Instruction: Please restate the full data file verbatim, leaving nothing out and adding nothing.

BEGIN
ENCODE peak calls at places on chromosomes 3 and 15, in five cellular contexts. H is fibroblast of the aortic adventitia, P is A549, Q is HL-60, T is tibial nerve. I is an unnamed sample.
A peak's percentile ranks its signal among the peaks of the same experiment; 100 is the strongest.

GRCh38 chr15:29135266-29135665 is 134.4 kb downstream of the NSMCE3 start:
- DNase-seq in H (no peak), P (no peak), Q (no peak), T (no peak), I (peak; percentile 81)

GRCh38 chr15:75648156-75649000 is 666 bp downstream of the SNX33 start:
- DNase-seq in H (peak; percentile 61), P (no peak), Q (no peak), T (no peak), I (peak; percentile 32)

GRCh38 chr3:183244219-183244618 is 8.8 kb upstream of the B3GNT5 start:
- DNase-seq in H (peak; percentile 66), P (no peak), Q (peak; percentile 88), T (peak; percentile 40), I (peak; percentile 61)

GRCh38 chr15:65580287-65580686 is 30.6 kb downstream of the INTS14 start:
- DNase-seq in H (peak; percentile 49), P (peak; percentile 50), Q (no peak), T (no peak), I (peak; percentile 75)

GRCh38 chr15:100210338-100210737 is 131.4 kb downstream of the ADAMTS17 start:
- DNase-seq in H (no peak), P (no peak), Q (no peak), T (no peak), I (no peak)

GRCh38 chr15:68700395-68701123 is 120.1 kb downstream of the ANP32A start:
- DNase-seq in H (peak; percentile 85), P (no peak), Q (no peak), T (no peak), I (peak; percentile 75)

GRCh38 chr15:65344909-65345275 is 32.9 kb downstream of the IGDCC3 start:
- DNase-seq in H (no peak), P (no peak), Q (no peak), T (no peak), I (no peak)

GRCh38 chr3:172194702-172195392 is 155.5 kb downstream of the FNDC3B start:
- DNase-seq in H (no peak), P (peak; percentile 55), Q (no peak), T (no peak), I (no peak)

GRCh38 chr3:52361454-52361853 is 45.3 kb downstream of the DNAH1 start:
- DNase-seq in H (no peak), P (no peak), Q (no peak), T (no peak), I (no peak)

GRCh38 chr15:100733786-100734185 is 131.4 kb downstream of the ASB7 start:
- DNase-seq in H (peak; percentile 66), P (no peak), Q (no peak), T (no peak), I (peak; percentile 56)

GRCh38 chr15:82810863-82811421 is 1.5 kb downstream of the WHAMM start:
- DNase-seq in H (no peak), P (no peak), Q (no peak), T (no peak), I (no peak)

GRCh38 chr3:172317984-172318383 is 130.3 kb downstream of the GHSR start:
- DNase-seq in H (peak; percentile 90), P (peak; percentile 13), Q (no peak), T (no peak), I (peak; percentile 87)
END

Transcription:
ENCODE peak calls at places on chromosomes 3 and 15, in five cellular contexts. H is fibroblast of the aortic adventitia, P is A549, Q is HL-60, T is tibial nerve. I is an unnamed sample.
A peak's percentile ranks its signal among the peaks of the same experiment; 100 is the strongest.

GRCh38 chr15:29135266-29135665 is 134.4 kb downstream of the NSMCE3 start:
- DNase-seq in H (no peak), P (no peak), Q (no peak), T (no peak), I (peak; percentile 81)

GRCh38 chr15:75648156-75649000 is 666 bp downstream of the SNX33 start:
- DNase-seq in H (peak; percentile 61), P (no peak), Q (no peak), T (no peak), I (peak; percentile 32)

GRCh38 chr3:183244219-183244618 is 8.8 kb upstream of the B3GNT5 start:
- DNase-seq in H (peak; percentile 66), P (no peak), Q (peak; percentile 88), T (peak; percentile 40), I (peak; percentile 61)

GRCh38 chr15:65580287-65580686 is 30.6 kb downstream of the INTS14 start:
- DNase-seq in H (peak; percentile 49), P (peak; percentile 50), Q (no peak), T (no peak), I (peak; percentile 75)

GRCh38 chr15:100210338-100210737 is 131.4 kb downstream of the ADAMTS17 start:
- DNase-seq in H (no peak), P (no peak), Q (no peak), T (no peak), I (no peak)

GRCh38 chr15:68700395-68701123 is 120.1 kb downstream of the ANP32A start:
- DNase-seq in H (peak; percentile 85), P (no peak), Q (no peak), T (no peak), I (peak; percentile 75)

GRCh38 chr15:65344909-65345275 is 32.9 kb downstream of the IGDCC3 start:
- DNase-seq in H (no peak), P (no peak), Q (no peak), T (no peak), I (no peak)

GRCh38 chr3:172194702-172195392 is 155.5 kb downstream of the FNDC3B start:
- DNase-seq in H (no peak), P (peak; percentile 55), Q (no peak), T (no peak), I (no peak)

GRCh38 chr3:52361454-52361853 is 45.3 kb downstream of the DNAH1 start:
- DNase-seq in H (no peak), P (no peak), Q (no peak), T (no peak), I (no peak)

GRCh38 chr15:100733786-100734185 is 131.4 kb downstream of the ASB7 start:
- DNase-seq in H (peak; percentile 66), P (no peak), Q (no peak), T (no peak), I (peak; percentile 56)

GRCh38 chr15:82810863-82811421 is 1.5 kb downstream of the WHAMM start:
- DNase-seq in H (no peak), P (no peak), Q (no peak), T (no peak), I (no peak)

GRCh38 chr3:172317984-172318383 is 130.3 kb downstream of the GHSR start:
- DNase-seq in H (peak; percentile 90), P (peak; percentile 13), Q (no peak), T (no peak), I (peak; percentile 87)